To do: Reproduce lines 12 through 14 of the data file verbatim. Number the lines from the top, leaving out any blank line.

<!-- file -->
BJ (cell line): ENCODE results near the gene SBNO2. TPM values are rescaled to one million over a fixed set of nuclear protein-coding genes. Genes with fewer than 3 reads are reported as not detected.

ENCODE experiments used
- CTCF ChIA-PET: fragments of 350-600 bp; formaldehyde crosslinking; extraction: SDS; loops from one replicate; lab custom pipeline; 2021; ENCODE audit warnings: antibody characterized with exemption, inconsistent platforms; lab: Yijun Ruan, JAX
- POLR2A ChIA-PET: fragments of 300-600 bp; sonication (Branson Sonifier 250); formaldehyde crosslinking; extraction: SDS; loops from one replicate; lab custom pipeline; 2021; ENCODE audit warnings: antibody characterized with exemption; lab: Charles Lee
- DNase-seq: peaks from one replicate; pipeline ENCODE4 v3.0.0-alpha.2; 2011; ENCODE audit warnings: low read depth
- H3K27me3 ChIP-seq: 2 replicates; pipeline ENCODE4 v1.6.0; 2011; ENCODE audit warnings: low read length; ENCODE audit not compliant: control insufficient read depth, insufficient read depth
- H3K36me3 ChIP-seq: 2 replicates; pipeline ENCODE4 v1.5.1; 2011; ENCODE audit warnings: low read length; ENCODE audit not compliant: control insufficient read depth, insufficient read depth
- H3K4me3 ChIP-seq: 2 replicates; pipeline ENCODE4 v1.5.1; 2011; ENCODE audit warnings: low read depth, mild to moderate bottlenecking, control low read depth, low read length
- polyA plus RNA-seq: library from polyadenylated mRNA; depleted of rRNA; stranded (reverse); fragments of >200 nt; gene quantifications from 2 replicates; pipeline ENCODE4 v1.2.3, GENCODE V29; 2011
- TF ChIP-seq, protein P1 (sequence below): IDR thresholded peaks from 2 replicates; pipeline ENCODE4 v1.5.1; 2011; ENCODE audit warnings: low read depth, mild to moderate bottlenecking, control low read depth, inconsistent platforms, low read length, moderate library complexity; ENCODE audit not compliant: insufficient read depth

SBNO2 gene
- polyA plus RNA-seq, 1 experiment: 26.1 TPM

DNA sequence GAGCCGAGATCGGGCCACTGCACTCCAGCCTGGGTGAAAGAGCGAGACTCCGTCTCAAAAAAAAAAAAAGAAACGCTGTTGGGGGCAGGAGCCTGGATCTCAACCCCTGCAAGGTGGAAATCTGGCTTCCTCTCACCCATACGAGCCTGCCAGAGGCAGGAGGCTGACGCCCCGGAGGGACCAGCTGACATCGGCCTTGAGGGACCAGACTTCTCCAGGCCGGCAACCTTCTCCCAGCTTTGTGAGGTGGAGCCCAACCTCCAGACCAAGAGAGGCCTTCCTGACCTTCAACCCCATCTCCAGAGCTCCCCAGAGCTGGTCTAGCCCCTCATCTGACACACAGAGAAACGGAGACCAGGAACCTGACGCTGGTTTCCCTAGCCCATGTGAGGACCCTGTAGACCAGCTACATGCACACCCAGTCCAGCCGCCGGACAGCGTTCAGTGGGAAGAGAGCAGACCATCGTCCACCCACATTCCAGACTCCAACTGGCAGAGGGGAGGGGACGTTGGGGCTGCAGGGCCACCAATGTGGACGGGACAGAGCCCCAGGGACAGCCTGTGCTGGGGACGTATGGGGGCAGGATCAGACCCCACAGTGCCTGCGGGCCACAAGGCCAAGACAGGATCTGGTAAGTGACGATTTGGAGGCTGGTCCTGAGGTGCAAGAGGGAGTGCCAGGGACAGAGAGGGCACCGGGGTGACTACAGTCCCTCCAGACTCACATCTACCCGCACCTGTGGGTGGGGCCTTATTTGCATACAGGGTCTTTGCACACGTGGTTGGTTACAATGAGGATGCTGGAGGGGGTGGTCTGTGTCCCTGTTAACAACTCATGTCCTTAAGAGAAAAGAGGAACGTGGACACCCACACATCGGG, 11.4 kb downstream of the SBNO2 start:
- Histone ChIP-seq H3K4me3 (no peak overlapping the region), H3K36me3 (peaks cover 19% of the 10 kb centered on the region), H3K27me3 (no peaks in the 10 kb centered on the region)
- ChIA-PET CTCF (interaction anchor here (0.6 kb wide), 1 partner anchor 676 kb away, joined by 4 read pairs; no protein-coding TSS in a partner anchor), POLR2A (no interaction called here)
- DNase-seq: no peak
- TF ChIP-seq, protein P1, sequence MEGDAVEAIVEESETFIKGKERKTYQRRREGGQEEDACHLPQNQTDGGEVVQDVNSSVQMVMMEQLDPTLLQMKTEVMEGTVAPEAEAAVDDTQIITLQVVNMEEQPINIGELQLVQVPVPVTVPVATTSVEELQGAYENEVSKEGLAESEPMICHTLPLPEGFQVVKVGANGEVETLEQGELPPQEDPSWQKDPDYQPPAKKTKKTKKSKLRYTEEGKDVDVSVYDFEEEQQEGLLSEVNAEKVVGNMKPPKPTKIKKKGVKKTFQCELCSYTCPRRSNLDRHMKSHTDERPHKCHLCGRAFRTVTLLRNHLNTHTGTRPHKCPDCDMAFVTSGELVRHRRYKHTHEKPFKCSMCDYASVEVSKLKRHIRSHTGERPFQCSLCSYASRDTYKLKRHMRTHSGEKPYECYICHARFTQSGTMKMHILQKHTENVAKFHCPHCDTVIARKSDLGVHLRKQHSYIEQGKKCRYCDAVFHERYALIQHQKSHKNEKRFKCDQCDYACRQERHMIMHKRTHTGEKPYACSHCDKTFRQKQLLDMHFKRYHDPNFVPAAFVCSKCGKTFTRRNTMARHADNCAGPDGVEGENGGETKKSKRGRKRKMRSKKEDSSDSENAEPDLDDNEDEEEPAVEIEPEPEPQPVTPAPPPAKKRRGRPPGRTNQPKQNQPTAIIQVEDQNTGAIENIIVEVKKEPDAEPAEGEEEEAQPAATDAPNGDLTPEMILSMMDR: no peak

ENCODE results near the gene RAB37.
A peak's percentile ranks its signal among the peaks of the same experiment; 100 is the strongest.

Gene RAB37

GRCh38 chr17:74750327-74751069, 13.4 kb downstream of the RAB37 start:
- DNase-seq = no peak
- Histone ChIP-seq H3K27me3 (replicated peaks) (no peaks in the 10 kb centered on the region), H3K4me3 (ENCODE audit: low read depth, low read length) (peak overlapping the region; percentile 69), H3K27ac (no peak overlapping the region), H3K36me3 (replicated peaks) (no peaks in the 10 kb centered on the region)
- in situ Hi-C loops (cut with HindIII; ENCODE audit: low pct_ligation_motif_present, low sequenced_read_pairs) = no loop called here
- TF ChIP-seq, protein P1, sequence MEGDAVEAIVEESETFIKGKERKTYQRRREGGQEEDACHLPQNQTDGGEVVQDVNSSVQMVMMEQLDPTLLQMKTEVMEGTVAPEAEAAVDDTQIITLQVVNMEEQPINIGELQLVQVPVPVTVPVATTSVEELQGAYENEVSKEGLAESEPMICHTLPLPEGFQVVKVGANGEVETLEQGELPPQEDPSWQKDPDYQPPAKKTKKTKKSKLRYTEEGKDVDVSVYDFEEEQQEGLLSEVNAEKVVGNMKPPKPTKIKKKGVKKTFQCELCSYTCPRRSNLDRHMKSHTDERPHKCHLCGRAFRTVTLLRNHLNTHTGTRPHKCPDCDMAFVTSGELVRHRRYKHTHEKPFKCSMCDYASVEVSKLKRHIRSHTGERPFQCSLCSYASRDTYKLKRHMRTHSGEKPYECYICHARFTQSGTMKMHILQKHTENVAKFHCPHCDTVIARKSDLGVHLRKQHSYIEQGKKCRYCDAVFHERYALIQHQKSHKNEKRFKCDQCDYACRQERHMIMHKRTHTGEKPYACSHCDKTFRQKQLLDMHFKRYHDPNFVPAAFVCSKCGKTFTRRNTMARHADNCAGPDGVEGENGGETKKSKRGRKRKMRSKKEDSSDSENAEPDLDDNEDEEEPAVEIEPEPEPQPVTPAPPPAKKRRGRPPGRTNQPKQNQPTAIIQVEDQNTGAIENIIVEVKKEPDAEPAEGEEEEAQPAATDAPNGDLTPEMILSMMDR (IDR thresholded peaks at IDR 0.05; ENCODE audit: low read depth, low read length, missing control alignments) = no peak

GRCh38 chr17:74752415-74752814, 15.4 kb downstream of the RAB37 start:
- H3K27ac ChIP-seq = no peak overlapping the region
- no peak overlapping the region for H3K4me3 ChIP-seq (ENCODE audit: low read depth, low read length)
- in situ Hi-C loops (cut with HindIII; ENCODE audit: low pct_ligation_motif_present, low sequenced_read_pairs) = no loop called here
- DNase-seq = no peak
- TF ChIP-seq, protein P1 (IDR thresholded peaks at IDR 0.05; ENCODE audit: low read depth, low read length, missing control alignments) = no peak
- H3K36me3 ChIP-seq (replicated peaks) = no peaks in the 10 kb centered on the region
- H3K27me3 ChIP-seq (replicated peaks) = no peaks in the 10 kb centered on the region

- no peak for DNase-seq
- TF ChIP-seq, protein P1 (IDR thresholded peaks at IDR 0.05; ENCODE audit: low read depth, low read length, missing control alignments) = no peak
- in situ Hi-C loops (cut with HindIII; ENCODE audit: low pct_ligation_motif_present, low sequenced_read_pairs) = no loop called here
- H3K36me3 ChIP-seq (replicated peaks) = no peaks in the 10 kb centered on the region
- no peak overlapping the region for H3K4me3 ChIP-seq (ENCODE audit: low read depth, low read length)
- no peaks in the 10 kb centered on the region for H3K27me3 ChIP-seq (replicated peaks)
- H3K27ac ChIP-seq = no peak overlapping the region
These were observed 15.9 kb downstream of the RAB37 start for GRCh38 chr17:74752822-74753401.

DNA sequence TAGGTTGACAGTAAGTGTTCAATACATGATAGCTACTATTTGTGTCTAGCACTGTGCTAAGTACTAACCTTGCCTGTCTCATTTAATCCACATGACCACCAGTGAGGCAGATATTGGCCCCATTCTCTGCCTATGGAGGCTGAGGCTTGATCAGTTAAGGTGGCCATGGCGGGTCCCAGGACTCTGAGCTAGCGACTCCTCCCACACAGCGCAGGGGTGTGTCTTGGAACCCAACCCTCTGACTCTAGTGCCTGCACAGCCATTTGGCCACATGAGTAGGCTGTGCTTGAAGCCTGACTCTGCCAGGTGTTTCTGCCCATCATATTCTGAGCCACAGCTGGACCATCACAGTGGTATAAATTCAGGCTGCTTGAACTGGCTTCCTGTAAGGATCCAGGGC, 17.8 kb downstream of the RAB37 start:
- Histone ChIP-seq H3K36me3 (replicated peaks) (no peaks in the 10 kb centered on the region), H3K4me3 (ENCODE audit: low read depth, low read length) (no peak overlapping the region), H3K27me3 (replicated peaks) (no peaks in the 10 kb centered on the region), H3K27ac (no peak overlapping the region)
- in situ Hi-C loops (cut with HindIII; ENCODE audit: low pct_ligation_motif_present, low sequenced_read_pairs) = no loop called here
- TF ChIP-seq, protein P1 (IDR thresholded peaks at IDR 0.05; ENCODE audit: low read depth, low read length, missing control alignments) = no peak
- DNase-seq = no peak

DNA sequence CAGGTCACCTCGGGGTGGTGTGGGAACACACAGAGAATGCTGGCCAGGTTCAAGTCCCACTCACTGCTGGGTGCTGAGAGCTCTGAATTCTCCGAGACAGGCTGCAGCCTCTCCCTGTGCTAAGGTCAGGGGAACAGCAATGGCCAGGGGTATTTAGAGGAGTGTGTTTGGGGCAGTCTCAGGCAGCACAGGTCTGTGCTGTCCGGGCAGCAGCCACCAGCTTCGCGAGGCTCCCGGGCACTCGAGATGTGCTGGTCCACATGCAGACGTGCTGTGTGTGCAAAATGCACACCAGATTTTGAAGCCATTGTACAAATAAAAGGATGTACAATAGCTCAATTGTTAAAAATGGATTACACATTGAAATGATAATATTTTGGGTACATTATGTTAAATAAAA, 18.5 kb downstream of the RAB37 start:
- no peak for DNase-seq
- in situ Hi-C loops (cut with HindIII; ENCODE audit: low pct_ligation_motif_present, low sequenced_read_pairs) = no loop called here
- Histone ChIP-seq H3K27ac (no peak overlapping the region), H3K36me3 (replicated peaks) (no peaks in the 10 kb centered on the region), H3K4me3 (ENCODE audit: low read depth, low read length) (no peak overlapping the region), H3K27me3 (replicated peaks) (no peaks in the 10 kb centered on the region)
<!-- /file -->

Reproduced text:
- polyA plus RNA-seq, 1 experiment: 26.1 TPM

DNA sequence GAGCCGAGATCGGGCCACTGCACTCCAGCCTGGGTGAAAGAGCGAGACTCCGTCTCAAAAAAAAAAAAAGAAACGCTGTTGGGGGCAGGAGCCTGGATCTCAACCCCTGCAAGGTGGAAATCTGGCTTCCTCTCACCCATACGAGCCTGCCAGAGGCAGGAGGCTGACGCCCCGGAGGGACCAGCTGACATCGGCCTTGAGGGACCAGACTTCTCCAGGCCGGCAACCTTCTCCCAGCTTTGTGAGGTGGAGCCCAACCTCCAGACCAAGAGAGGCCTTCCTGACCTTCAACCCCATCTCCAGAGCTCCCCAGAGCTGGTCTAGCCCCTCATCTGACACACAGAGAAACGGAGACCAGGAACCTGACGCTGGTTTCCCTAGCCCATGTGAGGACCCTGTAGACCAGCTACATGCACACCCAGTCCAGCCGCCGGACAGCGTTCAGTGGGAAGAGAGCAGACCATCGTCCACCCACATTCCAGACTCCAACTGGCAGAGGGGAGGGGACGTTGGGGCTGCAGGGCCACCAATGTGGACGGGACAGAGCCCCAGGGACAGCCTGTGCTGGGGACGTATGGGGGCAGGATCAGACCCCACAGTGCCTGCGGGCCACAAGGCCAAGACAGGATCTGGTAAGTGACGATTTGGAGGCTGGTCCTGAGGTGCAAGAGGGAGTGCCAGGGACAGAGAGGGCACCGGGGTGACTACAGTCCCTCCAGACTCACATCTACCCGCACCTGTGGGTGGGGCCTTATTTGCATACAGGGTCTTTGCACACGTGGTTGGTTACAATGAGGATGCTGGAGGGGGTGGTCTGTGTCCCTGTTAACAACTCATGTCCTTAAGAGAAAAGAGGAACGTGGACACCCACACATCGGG, 11.4 kb downstream of the SBNO2 start:
- Histone ChIP-seq H3K4me3 (no peak overlapping the region), H3K36me3 (peaks cover 19% of the 10 kb centered on the region), H3K27me3 (no peaks in the 10 kb centered on the region)